As shown in FIG. 1, main wings WL and WR of an airplane are provided at their trailing edges with left and right flaps FL and FR located at the wing roots, and left and right flaperons FEL and FER located at the wing tips. The flaps FL and FR are lowered while projecting rearwards from a housed position shown in FIG. 1 in order to increase the maximum lifting power in the taking-off or landing of the airplane. Each of the flaperons FEL and FER has an aileron function, a flap function and a drag reducing function. When the left flaperon FEL is lifted and the right flaperon is lowered during cruising of the airplane, a leftward rolling moment is generated, when the right flaperon is lifted and the left flaperon is lowered, a rightward rolling moment is generated. When the left and right flaperons FEL and FER are lowered in the same phase in the taking-off or landing of the airplane, they provide the flap function. When the left and right flaperons FEL and FER are moved upwards and downwards in the reverse phases relative to the lowered position, they provide the aileron function. Further, when the left and right flaperons FEL and FER are lifted or lowered through a very small steering angle in the same phase, the transition point of a boundary layer of each of the main wings WL and WR is changed to cause a drag reducing function.

The structure of a device for operating the flaperons FEL and FER will be described below with reference to FIGS. 2 to 9.

As shown in FIGS. 2 and 3, the device for operating the flaperons FEL and FER includes a center shaft 11 disposed in a longitudinal direction on a center line CL of an airframe in the vicinity of the trailing edges of the main wings WL and WR. A center pulley 12 is rotatably supported on the center shaft 11 and connected through a control cable 13 to a control wheel (not shown) operated by a pilot. Longitudinally extending pulley shafts 14L and 14R are mounted on laterally opposite sides of the center pulley 12, and a left driving pulley 15L and a right driving pulley 15R are rotatably supported on the pulley shafts 14L and 14R. Pulley shafts 16L and 16R are mounted in the vicinity of ends of the left and right flaperons FEL and FER adjacent the wing roots, and a left driven pulley 17L and a right driven pulley 17R are rotatably supported on the pulley shafts 16L and 16R. The left driving pulley 15L and the left driven pulley 17L are connected to each other by a control cable 18L extending along a leading edge of the left flap FL, and the right driving pulley 15R and the right driven pulley 17R are connected to each other by a control cable 18R extending along a leading edge of the right flap FR.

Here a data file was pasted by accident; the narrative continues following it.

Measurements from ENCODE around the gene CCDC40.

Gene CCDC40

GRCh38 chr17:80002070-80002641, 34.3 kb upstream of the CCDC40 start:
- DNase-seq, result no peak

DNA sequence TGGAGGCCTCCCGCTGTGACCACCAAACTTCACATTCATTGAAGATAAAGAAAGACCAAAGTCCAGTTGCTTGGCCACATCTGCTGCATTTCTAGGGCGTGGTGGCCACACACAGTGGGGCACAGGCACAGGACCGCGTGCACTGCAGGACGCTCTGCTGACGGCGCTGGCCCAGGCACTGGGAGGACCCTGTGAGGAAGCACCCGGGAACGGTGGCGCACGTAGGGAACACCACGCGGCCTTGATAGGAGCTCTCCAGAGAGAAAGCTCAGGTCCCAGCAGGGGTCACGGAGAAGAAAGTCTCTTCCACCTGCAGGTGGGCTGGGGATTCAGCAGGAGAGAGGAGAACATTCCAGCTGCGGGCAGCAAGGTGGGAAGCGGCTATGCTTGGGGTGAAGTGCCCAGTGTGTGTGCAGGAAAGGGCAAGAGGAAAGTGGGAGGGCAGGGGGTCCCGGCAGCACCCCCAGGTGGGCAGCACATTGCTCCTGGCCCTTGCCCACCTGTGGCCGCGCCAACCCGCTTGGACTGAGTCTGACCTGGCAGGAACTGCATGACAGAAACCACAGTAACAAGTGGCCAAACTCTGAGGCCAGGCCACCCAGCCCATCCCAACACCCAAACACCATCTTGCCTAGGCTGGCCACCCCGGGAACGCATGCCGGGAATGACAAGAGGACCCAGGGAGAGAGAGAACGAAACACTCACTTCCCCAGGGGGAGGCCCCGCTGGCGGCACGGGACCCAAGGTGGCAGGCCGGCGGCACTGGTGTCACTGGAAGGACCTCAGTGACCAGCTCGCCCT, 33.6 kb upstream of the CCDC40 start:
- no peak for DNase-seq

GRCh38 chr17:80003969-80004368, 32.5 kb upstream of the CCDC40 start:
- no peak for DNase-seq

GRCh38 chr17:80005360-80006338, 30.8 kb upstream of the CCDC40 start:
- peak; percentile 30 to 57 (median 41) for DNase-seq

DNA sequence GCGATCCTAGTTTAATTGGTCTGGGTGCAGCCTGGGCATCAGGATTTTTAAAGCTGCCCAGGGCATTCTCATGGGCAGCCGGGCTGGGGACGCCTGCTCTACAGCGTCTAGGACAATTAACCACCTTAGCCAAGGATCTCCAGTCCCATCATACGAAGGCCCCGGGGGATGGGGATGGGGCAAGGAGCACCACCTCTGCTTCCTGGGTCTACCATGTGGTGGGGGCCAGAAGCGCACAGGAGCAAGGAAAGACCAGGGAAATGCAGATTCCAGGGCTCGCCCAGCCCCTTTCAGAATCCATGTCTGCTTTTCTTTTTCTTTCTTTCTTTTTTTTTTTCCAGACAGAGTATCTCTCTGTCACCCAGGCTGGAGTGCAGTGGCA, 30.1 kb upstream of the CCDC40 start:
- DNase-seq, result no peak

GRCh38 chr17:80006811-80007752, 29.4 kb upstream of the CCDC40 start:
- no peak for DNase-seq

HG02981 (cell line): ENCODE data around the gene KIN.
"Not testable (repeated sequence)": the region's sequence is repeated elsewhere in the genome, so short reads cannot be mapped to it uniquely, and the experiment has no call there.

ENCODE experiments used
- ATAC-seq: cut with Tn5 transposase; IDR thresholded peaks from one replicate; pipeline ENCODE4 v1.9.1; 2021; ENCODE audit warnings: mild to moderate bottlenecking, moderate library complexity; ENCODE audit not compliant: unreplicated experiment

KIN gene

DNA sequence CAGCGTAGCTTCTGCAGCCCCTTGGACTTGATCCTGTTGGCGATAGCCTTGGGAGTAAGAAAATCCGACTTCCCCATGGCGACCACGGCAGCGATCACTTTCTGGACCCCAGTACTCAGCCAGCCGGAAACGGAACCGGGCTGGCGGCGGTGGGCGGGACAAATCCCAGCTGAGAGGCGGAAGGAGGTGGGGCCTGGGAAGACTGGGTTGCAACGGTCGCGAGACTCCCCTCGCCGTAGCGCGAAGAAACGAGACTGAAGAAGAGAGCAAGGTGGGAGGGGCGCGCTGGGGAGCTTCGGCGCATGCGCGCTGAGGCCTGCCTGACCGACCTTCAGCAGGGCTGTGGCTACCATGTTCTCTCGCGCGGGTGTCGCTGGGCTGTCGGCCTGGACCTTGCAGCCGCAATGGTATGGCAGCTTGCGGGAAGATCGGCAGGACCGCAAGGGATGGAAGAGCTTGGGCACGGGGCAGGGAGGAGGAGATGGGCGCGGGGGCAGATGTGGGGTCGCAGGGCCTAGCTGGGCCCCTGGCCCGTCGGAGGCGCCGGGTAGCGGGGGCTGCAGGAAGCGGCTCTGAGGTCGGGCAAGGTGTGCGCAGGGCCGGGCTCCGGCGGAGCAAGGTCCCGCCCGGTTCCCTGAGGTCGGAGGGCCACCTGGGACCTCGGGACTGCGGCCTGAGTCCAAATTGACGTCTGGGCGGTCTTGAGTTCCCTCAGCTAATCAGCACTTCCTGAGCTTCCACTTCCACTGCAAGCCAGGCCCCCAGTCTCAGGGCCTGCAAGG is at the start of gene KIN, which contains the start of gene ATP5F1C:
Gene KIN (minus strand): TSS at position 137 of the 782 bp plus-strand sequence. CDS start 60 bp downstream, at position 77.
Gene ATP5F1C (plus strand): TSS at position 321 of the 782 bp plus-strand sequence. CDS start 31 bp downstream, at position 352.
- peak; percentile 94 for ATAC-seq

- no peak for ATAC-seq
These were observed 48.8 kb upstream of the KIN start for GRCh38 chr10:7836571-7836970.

As can be seen from FIGS. 4 to 7, three guide rods 21 are embedded in the center pulley 12 to extend rearwards, and a slider 22 is longitudinally slidably carried on the guide rods 21. An actuator 23 comprising an electric motor is mounted to the rear of the center pulley 12. The actuator 23 has an output shaft 24 disposed coaxially with the center shaft 11, and an external threaded portion formed on an outer periphery of the output shaft 24 is threadedly engaged with a nut member 25 mounted on the slider 22. Therefore, when the actuator 23 is driven, the slider 22 is moved forwards and rearwards along with the nut member 25, while being guided along the guide rods 21. The actuator 23 is operated based on an electric signal output when the pilot operates a flap-operating lever (not shown).

Each of a first left bifurcated link 31L and a first right bifurcated link 31R is vertically pivotally supported at its one end on the center shaft 11 sandwiched between the center pulley 12 and the slider 22. As can be seen from FIG. 6, the first left link 31L extends leftwards and downwards from the center shaft 11, and the first right link 31R extends rightwards and downwards from the center shaft 11, as viewed from the rear. A second left bifurcated link 33L is pivotally supported at one end thereof at a left and upper portion of the slider by a ball joint 32L and pivotally supported at the other end thereof at an intermediate portion of the first left link 31L by a ball joint 34L. Likewise, a second right bifurcated link 33R is pivotally supported at one end thereof at a right and upper portion of the slider 22 by a ball joint and pivotally supported at the other end thereof at an intermediate portion of the first right link 31R by a ball joint 34R. Alternatively, the second left and right links 33L and 33R mat be pivotally supported at the other ends thereof at the other ends of the first left and right links 31L and 31R, in place of being pivotally supported at the other ends thereof at the intermediate portions of the first left and right links 31L and 31R. As viewed from the rear (see FIG. 6), the second left link 33L, over an area from one end toward the other end thereof, extends rightwards and downwards from the left and above, and the second right link 33R, over an area from one end toward the other end thereof, extends leftwards and downwards from the right and above. As viewed sideways (see FIG. 7), the second left and right links 33L and 33R, over an area from one end toward the other end thereof, extends forwards and downwards from the rear and above.